So it’s optimal to belong to a club of rebels, but that’s an edge-of-chaos thing, not a stable point – because too much of a club and you’re not a rebel any more, too much rebel and you’re not a club.
    There is good theory on this – both Oshy and Beer identified systems dynamics which need to be maintained:
    – Homogenise and create stability AND differentiate and increase ability to adapt
    – Integrate, feed and support each other, moderate behaviours AND Individuate and maximise autonomy
    (see and connection to human need )
    But while the theory makes some of the challenges visible, it doesn’t solve them.
    First of all, there is rivalry: ‘wrecking synergy to stake out territory’, there are ‘ego’ traps , and there is capture by people who just don’t care .
    Plus there’s a genuine need to make a living, some of which relies on or requires ‘brand’ and ‘theory’ and ‘distinction’ and ‘USPs’ etc etc.
    There is genuine commitment to one’s beliefs, research, methods – which sometimes verges on lock-in. So there are both genuine distinctions and defensive ones (which means each can be disguised or claimed as the other). We can’t just ‘let it all hang out’ because some of it is toxic, cancerous. But as soon as we make distinctions, we’re into control.
    All of these, by the way, are likely to be viewed from the outside as ‘off-putting’. And are mostly – like this discussion – theoretical discussions between mostly white men (even more off-putting). We haven’t yet found a way to ‘huddle’ despite those differences.
    So I sadly anticipate the next rounds of intentional community collapse, the stories of the sociopaths and abusers and the people trying to hold a space which could never be held 😦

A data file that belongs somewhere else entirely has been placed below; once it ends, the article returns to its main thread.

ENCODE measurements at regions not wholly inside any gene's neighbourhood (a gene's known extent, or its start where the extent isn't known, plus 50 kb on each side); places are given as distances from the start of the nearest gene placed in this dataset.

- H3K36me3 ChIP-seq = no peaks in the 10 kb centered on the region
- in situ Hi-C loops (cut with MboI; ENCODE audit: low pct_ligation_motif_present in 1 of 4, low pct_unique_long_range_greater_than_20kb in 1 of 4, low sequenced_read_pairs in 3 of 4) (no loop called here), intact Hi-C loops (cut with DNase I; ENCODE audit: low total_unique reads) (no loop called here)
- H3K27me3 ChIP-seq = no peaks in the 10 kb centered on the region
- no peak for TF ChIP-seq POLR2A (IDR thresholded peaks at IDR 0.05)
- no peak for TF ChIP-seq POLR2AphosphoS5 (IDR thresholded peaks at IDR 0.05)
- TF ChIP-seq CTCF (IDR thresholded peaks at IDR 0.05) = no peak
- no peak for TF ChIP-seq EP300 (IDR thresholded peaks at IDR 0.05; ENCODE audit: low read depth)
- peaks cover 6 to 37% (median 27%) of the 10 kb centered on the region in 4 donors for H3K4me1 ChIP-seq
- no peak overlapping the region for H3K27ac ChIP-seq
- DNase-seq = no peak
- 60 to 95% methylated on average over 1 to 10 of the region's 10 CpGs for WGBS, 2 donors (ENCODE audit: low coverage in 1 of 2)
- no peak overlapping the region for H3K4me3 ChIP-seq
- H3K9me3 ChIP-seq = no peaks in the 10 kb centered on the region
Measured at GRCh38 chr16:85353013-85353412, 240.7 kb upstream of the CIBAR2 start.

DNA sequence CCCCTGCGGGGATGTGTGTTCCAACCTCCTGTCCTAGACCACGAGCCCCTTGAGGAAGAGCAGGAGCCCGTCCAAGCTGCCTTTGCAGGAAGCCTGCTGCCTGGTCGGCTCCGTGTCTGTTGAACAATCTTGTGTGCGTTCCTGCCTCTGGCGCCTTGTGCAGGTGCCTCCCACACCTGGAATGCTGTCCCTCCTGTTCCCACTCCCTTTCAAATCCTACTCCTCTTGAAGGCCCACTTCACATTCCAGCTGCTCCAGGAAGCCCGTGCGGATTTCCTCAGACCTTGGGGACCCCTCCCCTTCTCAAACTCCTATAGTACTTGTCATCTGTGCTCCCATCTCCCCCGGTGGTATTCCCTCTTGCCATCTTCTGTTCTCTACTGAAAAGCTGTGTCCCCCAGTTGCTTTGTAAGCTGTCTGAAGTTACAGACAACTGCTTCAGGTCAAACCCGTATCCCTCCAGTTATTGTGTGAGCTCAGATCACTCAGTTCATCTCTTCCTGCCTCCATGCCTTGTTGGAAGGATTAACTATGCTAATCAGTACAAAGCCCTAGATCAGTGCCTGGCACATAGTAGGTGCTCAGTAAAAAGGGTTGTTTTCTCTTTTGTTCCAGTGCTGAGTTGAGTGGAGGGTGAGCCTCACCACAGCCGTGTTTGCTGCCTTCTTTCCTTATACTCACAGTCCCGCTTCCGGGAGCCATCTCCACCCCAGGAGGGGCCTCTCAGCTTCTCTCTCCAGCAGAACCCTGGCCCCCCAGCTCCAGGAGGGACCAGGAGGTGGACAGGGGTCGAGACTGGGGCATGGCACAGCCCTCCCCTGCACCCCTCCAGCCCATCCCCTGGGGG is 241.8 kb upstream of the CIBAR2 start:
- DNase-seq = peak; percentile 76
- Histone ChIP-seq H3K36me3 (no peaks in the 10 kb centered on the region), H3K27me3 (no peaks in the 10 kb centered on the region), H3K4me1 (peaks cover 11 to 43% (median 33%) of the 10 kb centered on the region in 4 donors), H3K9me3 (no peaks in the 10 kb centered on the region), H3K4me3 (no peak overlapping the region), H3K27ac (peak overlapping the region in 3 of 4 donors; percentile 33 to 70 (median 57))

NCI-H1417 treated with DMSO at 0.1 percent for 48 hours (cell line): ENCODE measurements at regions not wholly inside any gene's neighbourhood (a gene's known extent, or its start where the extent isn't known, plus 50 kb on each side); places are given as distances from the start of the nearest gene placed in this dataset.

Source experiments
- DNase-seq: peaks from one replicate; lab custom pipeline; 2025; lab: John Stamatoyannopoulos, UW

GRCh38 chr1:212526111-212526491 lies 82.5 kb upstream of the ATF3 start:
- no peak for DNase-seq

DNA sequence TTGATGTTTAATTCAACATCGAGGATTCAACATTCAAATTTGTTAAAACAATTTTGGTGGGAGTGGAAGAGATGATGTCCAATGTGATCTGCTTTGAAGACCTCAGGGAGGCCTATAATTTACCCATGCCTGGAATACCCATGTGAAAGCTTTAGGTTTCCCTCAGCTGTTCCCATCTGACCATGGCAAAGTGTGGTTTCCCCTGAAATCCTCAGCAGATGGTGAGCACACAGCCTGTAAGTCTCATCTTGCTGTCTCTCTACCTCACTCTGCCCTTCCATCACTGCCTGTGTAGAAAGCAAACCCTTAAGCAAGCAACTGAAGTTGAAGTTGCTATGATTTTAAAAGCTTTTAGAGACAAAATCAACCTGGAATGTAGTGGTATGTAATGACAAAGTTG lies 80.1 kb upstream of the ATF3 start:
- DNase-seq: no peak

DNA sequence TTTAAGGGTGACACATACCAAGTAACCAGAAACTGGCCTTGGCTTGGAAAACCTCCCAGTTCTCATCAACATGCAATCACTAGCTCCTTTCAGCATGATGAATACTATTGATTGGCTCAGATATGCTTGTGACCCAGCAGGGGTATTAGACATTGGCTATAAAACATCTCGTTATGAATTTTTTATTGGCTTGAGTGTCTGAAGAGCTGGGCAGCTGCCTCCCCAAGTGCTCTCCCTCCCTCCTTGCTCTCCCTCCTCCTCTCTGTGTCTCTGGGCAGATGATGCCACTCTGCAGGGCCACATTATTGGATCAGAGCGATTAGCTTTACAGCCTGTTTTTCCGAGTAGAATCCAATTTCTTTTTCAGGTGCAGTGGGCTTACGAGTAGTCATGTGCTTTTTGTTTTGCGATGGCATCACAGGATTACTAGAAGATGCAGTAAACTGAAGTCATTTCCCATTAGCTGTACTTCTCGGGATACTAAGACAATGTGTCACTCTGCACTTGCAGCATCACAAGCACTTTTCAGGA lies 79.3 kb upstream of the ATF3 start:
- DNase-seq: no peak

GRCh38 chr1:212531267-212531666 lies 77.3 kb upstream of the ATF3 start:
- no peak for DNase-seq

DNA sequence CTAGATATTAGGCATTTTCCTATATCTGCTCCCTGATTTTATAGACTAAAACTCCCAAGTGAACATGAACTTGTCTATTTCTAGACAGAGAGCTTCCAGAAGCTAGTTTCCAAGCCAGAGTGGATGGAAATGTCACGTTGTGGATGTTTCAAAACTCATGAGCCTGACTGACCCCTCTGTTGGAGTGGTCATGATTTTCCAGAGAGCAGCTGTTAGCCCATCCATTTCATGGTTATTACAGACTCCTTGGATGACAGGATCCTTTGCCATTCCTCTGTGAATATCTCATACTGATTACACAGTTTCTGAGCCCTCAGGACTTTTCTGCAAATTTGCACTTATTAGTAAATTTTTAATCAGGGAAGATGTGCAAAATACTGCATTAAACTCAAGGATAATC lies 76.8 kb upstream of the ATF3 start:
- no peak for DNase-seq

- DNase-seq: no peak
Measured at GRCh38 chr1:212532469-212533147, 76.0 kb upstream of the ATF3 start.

And, of course, there are a lot of shadow rewards. It’s ‘easier’ to build castles in the air than change. It’s ‘easier’ to be a hero or a victim than to work together.
    We are, of course, stuck with *not* being family, not being able to come round for a cup of tea, except in small local circles. And family *itself* – is a mixed blessing, is something that is what it is, not everybody has it, it can’t necessarily be created.
    [sh… I’m being a public intellectual]
    What could help? Technology, perhaps – if DAOs and discussions can be actually interoperable – and we can do something about the walled gardens. Wider inclusion, diversity, being grounded in real work – these definitely help. But I need to go to my day job now…


  2. The comment I’m using to share this to various other groups and places is:

    Joe Lightfoot has done a nice exploration of the ‘liminal web’ (as he’s calling it). This is a real and interesting space… It nicely maps out some territory, some commonality, some distinctions and some tensions. But.

    Something about this analysis just brings me back to an old discomfort (which I allude to in the comments) – can’t quite put my finger on it though?